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Candytuft (Iberis)  is a marvelous little plant that has a place in virtually any gardening situation except deep shade.  There are both perennial and annual varieties of Candytuft, and all make charming additions to the garden. 

Perennial Candytuft (Iberis sempervirens) is actually a hardy evergreen sub-shrub that will reliably survive all the way down to zone 3, and sends up showy blooms very early in the in the spring.  Mine beat even the early Daffodils by a week or two this year.  Flowers are startlingly bright white on shrubby little plants with needle-like leaves, and when in full bloom, they cover the entire plant. 

Perennial Candytuft is a relatively fast grower.  To illustrate, the plant above was put into the garden in the summer of 2006, and a picture of it in early spring, 2007 is to the right.  It has at least quadrupled in size, and was really beautiful in the garden.  If this plant likes its situation, it will amaze you with its easy care and pure white beauty. 

Perennial Candytuft is easy to start from seeds or cuttings.  Seeds will germinate within about two weeks. Cuttings are slow to take root, but as long as the cutting is still green, just be patient and keep it watered and eventually it will start showing new growth.  I took some cuttings of the plant above and only one cutting made it, but I think I did this when the weather was still too cool.  Had I waited for the temperature to warm a little more, I think I would have had more success.  Root division can also be done, but it is difficult not to break off the stems when doing divisions.  If you feel  you must divide this plant for some reason, be sure to do it in the fall. 

Perennial Candytuft is not terribly particular about soil conditions, other than it absolutely demands a well-drained situation.  The plant above is in a thick bed of mulch that keeps the moisture constant, but does not allow for standing water. Fertilize Candytuft every couple of months with an all-purpose, slow-release flowering plant fertilizer to keep the plants happy and healthy through the hotter weather.  Candytuft prefers full sun, but will tolerate some shade. 

Candytuft seed pods are small and inconspicuous, and don't add anything to the looks of the plant.  If you are not planning to collect seed, the plants can be trimmed with scissors after flowering, and they should continue flowering intermittently through the summer. 

The uses for Perennial Candytuft are almost limitless.  It is one of the greats for rock gardens or for spilling over a wall.  It makes a wonderful border plant for walkways and paths that when flowering is amazing.  When not flowering it is a loose green mat that might get a little scraggly-looking in hot weather, but other plants can be interspersed to keep the color going.  The plant grows to 10-12 inches high and is truly a carefree front of the border plant for those too busy to fuss in the garden every weekend.  I have a neighbor with Candytuft at the base of her mailbox, and for a couple of months out of the year, that mailbox planting just jumps out at you as you drive by.  As a ground cover, this plant is about as good as it gets, or it can be used as a permanent feature in bare spots in the perennial garden wherever needed.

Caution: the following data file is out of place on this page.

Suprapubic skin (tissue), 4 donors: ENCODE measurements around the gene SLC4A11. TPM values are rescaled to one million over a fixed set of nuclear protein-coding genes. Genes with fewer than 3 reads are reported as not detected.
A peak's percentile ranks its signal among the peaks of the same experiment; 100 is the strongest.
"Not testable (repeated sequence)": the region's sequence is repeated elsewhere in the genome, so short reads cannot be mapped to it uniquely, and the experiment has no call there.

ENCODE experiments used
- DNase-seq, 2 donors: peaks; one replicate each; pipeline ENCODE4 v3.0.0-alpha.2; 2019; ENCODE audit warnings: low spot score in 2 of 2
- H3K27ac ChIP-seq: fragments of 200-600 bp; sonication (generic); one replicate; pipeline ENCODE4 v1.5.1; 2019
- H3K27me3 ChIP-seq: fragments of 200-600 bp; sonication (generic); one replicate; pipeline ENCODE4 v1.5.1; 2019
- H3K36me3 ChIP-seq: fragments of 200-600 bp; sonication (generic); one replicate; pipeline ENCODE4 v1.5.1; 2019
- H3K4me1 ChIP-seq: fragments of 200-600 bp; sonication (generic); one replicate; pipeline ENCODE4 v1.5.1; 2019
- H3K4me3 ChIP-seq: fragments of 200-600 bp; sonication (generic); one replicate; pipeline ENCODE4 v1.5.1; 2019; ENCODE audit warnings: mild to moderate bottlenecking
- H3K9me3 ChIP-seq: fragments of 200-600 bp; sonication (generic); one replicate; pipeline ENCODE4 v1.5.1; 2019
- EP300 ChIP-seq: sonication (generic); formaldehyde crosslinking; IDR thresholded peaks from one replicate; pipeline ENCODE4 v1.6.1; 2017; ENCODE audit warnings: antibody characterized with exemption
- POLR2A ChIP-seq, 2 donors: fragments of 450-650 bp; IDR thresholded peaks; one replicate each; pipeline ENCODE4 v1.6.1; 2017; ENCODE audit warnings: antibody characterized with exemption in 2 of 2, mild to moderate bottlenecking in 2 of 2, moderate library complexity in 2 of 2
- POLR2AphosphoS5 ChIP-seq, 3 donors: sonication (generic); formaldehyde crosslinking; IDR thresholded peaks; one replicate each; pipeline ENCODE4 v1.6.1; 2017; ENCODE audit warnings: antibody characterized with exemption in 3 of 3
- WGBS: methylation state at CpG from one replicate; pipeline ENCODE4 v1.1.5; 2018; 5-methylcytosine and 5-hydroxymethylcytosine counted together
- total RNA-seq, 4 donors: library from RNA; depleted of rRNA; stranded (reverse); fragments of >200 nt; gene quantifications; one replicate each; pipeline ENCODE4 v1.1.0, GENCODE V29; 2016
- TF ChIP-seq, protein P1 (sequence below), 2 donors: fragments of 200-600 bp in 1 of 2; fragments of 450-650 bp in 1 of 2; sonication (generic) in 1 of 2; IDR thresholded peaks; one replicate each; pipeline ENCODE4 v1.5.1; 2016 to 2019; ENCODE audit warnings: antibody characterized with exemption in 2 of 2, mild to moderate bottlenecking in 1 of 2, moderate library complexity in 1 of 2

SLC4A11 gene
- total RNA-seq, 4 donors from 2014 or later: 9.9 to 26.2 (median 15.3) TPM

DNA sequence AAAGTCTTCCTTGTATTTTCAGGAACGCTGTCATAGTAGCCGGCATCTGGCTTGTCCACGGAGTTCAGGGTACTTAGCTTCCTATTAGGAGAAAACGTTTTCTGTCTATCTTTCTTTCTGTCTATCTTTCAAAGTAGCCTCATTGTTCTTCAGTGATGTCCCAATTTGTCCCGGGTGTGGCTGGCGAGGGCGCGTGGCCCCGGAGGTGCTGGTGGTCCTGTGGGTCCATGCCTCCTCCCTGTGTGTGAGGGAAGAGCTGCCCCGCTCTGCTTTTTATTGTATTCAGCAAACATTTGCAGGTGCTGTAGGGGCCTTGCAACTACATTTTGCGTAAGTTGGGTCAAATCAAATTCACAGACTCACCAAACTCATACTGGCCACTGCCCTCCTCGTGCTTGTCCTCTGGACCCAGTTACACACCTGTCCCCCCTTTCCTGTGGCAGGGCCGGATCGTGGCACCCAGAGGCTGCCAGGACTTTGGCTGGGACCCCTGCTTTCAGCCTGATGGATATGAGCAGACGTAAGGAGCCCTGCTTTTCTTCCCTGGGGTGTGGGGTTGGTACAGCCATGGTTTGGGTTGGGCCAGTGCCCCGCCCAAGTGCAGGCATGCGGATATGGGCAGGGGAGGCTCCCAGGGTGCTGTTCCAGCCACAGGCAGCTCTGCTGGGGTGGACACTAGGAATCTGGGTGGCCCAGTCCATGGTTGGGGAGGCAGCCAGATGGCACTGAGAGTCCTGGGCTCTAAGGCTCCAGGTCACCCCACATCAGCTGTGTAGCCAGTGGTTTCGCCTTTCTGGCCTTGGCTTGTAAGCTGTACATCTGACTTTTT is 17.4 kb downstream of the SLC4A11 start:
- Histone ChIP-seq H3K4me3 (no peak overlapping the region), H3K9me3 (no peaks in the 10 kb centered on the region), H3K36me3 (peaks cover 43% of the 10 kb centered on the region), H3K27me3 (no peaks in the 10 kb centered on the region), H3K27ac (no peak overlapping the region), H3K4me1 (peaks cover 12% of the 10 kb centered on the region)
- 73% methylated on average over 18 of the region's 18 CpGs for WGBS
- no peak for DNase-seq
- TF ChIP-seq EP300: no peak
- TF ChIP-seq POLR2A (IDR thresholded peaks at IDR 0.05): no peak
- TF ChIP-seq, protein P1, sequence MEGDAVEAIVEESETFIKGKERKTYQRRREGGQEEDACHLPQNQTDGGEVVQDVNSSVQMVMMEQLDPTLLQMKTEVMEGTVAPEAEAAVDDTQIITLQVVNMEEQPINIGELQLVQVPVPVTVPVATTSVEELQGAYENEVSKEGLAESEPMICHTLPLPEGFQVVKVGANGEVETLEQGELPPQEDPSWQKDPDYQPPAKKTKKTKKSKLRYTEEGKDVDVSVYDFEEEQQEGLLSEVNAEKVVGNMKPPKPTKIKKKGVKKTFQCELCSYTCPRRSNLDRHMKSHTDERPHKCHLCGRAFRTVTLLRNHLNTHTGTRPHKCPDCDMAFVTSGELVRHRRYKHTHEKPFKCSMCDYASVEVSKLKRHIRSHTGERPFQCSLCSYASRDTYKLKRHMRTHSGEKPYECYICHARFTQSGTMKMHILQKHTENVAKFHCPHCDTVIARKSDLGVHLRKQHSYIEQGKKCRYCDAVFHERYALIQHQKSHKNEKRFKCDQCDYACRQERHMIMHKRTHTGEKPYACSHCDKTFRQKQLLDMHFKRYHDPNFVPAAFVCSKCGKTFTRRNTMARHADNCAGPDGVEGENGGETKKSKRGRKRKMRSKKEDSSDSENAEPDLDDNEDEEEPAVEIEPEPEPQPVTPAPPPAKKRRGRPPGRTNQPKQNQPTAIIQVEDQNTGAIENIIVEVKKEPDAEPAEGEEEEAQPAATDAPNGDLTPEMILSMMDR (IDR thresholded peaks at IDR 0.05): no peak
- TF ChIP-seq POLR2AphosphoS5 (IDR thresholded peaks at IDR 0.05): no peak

Annual Candytuft (Iberis Umbellata) is a plant that is just about as wonderful as its Perennial cousin.  It flowers within a couple of months from seed, and colors range from white to pink to purple.  It is a taller and less compact plant than Perennial Candytuft, but as you can see, the colors are striking and it makes a wonderful addition to the garden, especially in mass plantings, and can be used in the same context in the garden as the Perennial types.  Annual Candytuft is often found in wildflower and annual  mixes due to its easy seeding and growth habits.  If you are a beginning gardener, this is the plant for you, as it will make you look like you really know what you are doing! This is also a good plant for gardening with kids, because it grows and flowers so fast from seed.  Annual Candytuft may make it through the winter if you are in a more temperate area if you snip the seed pods after flowering and give it a good bed of mulch in the fall. 

Candytuft was an herb that was often used in Colonial times, mostly for rheumatism, gastrointestinal complaints, bronchial problems, and asthma symptoms.  The whole plant is edible, but it is very bitter and for this reason has no uses in the modern kitchen.  More recent studies have shown that it does have some merit cases of unexplainable gastric problems, but again, the taste is so bitter that any homemade remedy would taste too bad to be useful.  There are, however, herbal preparations in existence with Candytuft as an ingredient that seem to be of some benefit in certain cases.



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